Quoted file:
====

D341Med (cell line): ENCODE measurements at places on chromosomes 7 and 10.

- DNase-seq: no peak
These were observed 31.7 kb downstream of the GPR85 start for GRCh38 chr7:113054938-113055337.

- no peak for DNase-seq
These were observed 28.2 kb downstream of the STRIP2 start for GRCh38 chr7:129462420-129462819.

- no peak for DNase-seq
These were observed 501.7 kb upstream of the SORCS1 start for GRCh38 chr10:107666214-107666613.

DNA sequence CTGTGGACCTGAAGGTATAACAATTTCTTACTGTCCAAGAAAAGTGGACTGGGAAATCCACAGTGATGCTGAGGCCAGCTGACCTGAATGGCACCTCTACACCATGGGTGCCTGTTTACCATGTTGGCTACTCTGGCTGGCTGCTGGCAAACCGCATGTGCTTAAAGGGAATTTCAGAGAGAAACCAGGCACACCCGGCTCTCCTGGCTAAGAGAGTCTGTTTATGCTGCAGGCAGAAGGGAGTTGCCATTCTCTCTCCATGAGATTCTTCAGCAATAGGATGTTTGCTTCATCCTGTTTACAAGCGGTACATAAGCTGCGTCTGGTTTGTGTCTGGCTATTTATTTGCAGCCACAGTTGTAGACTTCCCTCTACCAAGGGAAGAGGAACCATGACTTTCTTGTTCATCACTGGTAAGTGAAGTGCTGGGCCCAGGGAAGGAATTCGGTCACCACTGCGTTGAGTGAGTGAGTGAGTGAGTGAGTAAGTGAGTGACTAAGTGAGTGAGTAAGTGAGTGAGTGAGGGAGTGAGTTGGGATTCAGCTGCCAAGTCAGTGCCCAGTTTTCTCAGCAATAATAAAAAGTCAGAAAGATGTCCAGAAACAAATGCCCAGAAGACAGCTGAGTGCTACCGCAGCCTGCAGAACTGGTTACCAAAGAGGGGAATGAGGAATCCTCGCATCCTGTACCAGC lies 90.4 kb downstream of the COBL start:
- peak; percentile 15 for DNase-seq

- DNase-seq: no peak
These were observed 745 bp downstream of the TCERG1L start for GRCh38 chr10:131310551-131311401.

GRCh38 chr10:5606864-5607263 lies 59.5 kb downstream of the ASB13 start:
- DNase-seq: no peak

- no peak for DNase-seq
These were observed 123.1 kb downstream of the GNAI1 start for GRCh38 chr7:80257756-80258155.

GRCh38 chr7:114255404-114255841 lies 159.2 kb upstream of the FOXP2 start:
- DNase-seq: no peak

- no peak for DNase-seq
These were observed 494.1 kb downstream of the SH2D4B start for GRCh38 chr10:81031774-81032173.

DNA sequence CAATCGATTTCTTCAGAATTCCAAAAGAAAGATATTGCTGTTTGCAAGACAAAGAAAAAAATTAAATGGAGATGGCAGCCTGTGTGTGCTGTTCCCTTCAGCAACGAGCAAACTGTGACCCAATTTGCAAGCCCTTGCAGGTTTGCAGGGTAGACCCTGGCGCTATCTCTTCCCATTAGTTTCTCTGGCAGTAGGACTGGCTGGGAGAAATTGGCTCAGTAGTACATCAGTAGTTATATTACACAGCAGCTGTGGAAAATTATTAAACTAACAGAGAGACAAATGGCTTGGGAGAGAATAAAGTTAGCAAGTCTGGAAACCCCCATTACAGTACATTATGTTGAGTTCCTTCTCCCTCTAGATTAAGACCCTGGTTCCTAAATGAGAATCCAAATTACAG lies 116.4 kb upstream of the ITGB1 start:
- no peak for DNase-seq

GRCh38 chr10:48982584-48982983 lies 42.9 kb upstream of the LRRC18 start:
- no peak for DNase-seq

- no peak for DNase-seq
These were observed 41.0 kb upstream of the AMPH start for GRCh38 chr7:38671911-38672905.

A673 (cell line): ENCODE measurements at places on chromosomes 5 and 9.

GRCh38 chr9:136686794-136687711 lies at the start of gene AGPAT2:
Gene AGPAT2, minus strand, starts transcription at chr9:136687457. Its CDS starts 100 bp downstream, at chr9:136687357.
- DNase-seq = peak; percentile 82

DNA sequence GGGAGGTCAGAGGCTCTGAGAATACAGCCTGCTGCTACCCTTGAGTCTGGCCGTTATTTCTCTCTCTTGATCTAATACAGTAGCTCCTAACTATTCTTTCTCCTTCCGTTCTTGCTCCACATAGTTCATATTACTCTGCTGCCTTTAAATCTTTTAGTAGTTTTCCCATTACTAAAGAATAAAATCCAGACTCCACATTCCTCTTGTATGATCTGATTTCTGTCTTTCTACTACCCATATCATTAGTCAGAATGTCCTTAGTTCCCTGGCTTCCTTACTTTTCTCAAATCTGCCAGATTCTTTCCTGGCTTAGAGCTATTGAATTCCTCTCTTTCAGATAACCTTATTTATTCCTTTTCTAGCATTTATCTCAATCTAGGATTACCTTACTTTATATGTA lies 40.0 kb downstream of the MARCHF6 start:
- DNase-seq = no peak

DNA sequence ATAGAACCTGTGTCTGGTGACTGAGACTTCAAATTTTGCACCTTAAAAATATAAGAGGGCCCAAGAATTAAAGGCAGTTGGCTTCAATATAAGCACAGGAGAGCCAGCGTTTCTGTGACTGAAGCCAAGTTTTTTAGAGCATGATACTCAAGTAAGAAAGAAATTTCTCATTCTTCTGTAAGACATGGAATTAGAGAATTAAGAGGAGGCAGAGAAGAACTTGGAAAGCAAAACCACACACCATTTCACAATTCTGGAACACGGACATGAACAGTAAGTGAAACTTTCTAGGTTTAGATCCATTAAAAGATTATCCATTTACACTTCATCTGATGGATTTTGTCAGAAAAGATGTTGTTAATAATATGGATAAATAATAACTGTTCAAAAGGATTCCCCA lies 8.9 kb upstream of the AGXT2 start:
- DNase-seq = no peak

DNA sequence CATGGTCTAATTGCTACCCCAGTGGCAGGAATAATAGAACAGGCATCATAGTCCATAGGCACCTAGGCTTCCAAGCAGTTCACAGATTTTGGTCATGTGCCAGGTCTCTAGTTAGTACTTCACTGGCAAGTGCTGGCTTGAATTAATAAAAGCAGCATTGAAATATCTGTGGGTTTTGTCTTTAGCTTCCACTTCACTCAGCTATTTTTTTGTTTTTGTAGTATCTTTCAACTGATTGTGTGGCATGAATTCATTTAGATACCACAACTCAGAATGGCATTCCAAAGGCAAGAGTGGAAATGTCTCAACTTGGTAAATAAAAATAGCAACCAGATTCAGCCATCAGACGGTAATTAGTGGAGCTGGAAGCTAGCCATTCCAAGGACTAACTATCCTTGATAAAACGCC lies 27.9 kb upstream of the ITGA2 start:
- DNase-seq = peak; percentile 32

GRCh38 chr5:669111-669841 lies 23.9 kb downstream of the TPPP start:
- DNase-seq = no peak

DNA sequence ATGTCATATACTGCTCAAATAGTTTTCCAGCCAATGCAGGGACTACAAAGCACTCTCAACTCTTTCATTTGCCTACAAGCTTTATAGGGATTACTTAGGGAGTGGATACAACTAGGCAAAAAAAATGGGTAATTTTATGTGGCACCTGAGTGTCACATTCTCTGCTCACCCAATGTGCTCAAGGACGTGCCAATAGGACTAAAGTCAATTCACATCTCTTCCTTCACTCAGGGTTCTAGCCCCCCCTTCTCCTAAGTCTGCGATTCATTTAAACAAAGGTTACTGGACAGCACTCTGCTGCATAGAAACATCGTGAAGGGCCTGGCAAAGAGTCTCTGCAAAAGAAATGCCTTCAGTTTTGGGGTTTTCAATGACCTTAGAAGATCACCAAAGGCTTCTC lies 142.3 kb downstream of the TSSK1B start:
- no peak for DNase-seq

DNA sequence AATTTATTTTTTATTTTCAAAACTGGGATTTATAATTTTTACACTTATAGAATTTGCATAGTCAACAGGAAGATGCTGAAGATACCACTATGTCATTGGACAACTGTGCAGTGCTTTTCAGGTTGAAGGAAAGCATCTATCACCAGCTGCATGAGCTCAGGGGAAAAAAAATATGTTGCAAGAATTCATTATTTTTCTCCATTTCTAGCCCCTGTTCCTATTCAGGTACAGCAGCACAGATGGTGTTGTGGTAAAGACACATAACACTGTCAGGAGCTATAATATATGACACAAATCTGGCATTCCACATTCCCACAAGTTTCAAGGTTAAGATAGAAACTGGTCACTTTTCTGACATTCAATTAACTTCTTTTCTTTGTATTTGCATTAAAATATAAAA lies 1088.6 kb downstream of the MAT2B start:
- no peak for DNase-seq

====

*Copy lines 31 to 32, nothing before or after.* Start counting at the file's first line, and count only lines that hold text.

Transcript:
- DNase-seq = no peak

DNA sequence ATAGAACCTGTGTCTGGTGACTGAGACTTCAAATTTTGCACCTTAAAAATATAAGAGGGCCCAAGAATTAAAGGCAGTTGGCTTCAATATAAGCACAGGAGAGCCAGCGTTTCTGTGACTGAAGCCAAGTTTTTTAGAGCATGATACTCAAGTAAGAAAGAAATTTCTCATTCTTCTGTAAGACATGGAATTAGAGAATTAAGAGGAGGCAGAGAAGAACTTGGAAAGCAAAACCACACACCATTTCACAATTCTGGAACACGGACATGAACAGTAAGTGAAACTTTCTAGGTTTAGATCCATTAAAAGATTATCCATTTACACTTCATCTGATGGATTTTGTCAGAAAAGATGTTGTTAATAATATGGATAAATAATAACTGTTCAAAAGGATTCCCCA lies 8.9 kb upstream of the AGXT2 start: